Last week, the Information Technology and Innovation Foundation (ITIF) and the XR Association held the Augmented and Virtual Reality Policy Conference to explore the role of virtual reality (VR) technology policy and important areas of focus for policymakers. Several Black professionals provided insights from privacy in immersive experiences to suggestions for utilizing VR in equity.


“For extended reality (XR), it is progressive to disclose what my data is being used for,” Nobel Ackerson, President of CyberXR, a company addressing diversity inclusion in cybersecurity and extended reality XR domain, said at the conference. 


Black Americans are 60 percent more likely to believe that the government is tracking their online activity than white Americans (43 percent), according to a 2019 Pew Research report. Black respondents were also more than twice as likely to suspect that their offline activities were also tracked. 


The report notes that 69 percent of Black Americans say they have control over their information across platforms. White Americans feel they have less control over their information at 50 percent compared to Black and Hispanic Americans. 


Forty-seven percent of Black Americans think all or most of their activity is monitored by the government, compared to 19 percent of white adults. Additionally, Black Americans were 20 percent more likely to have had someone try to fraudulently open a line of credit or apply for a loan in their name in the last year.


Companies and Black users are using  VR technology to bring more awareness to race, diversity and culture.


Developers have used VR to portray social issues such as “ I Am the Man”, an experience in 1960s civil rights marches according to an Axios report. “I Am A Man" creator Derek Ham is designing a new VR project based on the Negro Baseball Leagues. "1,000 Cut Journey," is another VR simulation that lets users see the everyday situations of modern racism. The immersive experience takes users through discrimination as a Black male during both adolescence and adult life in school, the workplace and encountering the police. 


Vantage point, a company lifting organization efficacy, is using VR to teach Fortune 500 companies and schools about racial discrimination and inequality. The company has been shipping VR headsets to clients during the pandemic.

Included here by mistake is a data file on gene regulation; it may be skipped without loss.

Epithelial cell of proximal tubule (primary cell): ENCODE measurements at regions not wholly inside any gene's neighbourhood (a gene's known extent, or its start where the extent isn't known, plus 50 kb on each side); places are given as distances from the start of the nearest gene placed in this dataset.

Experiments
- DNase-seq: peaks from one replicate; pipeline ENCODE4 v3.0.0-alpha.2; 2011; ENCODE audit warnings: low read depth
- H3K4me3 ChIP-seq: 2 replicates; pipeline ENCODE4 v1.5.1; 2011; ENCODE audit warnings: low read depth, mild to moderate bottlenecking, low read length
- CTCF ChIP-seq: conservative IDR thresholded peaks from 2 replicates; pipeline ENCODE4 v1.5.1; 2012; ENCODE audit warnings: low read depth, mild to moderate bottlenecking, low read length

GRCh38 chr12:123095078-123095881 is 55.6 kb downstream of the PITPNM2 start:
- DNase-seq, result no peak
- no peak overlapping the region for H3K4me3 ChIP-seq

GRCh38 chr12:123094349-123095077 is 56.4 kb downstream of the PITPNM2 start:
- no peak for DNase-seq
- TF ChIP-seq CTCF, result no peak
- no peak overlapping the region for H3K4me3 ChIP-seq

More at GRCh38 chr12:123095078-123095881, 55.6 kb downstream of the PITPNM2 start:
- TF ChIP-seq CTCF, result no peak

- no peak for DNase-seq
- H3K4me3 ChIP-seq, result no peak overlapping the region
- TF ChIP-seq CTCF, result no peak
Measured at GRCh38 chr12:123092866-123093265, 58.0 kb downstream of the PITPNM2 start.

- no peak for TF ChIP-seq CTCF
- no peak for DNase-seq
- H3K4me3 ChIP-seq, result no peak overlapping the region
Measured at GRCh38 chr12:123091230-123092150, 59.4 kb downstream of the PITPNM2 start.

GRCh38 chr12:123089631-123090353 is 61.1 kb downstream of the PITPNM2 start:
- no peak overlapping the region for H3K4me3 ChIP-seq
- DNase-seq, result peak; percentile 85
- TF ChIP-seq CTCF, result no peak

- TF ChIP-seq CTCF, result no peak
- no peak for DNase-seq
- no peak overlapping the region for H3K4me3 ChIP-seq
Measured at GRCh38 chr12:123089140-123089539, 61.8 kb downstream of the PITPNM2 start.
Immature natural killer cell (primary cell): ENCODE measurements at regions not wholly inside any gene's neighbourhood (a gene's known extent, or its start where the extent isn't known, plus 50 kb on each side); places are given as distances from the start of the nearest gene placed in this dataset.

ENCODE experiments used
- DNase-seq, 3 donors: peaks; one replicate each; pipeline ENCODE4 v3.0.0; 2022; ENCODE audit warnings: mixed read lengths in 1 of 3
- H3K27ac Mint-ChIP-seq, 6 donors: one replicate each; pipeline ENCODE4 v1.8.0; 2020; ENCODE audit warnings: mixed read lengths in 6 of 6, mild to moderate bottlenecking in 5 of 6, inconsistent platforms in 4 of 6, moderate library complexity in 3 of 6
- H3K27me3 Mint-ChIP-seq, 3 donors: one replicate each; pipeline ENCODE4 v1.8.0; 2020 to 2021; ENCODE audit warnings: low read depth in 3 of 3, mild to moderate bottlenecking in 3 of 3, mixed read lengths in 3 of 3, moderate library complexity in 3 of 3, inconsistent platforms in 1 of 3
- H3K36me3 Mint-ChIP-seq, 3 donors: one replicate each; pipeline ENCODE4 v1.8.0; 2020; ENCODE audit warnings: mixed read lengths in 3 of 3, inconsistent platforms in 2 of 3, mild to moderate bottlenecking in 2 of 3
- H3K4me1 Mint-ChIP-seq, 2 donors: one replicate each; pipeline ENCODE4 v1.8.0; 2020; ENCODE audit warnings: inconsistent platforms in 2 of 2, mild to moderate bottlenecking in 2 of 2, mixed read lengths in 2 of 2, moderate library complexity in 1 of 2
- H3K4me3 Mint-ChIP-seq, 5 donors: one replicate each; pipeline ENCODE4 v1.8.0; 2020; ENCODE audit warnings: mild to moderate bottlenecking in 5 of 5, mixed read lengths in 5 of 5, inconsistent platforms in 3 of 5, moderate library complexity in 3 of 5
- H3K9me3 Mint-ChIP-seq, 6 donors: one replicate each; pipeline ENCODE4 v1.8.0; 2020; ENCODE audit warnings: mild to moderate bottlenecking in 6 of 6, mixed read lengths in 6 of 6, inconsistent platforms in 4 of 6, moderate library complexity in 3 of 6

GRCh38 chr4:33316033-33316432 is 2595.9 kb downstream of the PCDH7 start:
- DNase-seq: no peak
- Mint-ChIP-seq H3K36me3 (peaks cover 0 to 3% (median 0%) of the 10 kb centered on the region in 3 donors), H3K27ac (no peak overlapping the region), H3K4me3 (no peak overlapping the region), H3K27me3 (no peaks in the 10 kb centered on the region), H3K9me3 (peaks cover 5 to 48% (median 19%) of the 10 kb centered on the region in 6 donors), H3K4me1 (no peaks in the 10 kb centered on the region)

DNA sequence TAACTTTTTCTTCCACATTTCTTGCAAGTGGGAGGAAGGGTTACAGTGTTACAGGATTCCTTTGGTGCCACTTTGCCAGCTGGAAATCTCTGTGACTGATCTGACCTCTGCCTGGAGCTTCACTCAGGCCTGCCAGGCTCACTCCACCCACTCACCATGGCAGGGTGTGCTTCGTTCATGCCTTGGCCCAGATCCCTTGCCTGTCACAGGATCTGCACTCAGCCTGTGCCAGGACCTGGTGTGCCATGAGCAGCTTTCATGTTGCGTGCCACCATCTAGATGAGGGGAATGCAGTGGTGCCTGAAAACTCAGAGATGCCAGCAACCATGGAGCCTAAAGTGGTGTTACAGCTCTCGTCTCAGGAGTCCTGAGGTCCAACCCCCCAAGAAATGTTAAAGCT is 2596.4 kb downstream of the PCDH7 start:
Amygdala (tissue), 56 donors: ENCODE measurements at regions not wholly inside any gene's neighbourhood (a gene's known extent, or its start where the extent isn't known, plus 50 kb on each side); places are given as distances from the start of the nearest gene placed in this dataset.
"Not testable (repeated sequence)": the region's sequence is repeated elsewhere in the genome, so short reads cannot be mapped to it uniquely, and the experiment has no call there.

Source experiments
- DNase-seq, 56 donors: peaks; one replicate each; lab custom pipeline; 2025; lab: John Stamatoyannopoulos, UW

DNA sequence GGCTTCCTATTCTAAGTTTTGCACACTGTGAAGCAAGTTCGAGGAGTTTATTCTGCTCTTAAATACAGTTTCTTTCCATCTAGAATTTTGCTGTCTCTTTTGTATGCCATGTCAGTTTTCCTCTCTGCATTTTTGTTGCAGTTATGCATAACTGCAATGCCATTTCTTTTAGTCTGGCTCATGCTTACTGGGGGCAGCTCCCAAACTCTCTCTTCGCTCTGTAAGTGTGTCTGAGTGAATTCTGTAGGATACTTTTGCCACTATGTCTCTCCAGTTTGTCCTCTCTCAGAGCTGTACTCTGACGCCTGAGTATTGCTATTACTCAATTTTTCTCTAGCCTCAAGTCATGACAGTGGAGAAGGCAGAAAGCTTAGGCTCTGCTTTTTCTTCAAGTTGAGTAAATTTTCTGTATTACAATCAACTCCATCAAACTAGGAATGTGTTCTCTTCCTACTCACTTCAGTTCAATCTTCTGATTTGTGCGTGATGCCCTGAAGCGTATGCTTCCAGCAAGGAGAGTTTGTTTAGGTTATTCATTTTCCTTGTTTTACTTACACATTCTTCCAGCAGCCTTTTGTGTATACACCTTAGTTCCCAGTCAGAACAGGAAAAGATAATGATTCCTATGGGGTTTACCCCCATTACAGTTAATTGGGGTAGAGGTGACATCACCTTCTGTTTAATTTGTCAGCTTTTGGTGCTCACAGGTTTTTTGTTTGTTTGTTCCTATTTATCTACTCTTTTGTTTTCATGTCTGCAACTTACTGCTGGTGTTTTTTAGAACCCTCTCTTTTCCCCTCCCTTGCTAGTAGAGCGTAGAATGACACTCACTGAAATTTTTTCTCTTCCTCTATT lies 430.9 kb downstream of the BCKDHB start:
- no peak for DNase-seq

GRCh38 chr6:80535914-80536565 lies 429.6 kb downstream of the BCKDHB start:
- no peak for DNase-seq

Tech startup Talespin released similar VR implicated bias training courses where users are put in inclusive hiring scenarios and identify discrimination. A 2020 PwC study found that VR training is cost-effective and participants can learn and focus quicker.


Policymakers and companies are working to provide recommendations to integrate VR for equity and inclusion in the workplace. 


The Partnership on Employment & Accessible Technology (PEAT), a partnership with The U.S. Department of Labor’s Office of Disability Employment Policy (ODEP), released an executive report on bringing accessible XR technology to emerging fields. The report explains that companies that hire and keep disabled workers can earn 28 percent more revenue. Workers without disabilities can succeed as well with the features such as volume control, captioning voice commands and different ways to interact with a tool. 


Pre-existing laws like EU General Data Protection Regulation, Europe’s new data privacy and security law, and California Consumer Privacy Act (CCPA) are privacy structures to establish more VR and XR specific laws in the U.S. 


Some policies like CCPA have been using makeshift rules like California-specific disclosures, general-purpose access and opt-out portals and generic privacy policies that say nothing about the company’s XR specific practices, according to the global information privacy community and a resource Iapp report


XR technology is being utilized in laws like the Health Insurance Portability and Accountability Act (HIPAA) that improve the efficiency and effectiveness of the healthcare system. XR and VR technology can also be put to use in labor laws in training employees, according to a law.com report


The report notes suggestions that could be enough because there is not much traction in Congress to make XR and VR specific laws. Right now VR progression is happening state-by-state, but more legislation could come as the emerging technology industry grows. 


The report suggests that self-regulation is another option in creating industry standards in an independent body. Industry standards will be uniform metrics and more efficacy without many standards. This may not be enough as mass advertising will start in VR environments with few regulations of what kinds of data can and cannot be used. 


The general public expects laws and protections in new technology but the expectation outweighs what actually happens, according to the World Economic Forum report. The response can lead to either overusing antitrust laws or broad privacy rights. 


The U.S. leans on litigation to establish functional boundaries on behaviors, resolve disputes and interpret laws. New enforceable laws take longer to create and go alongside societal norms and expectations chosen by judges with different levels of XR technology familiarity.


Organizations like ITIF and the XR Association are advocating for better legislation for emerging technologies. Understanding the past technological issues and providing structures for companies using new XR and VR technologies can increase equity for Black Americans in the workplace, legislation and beyond.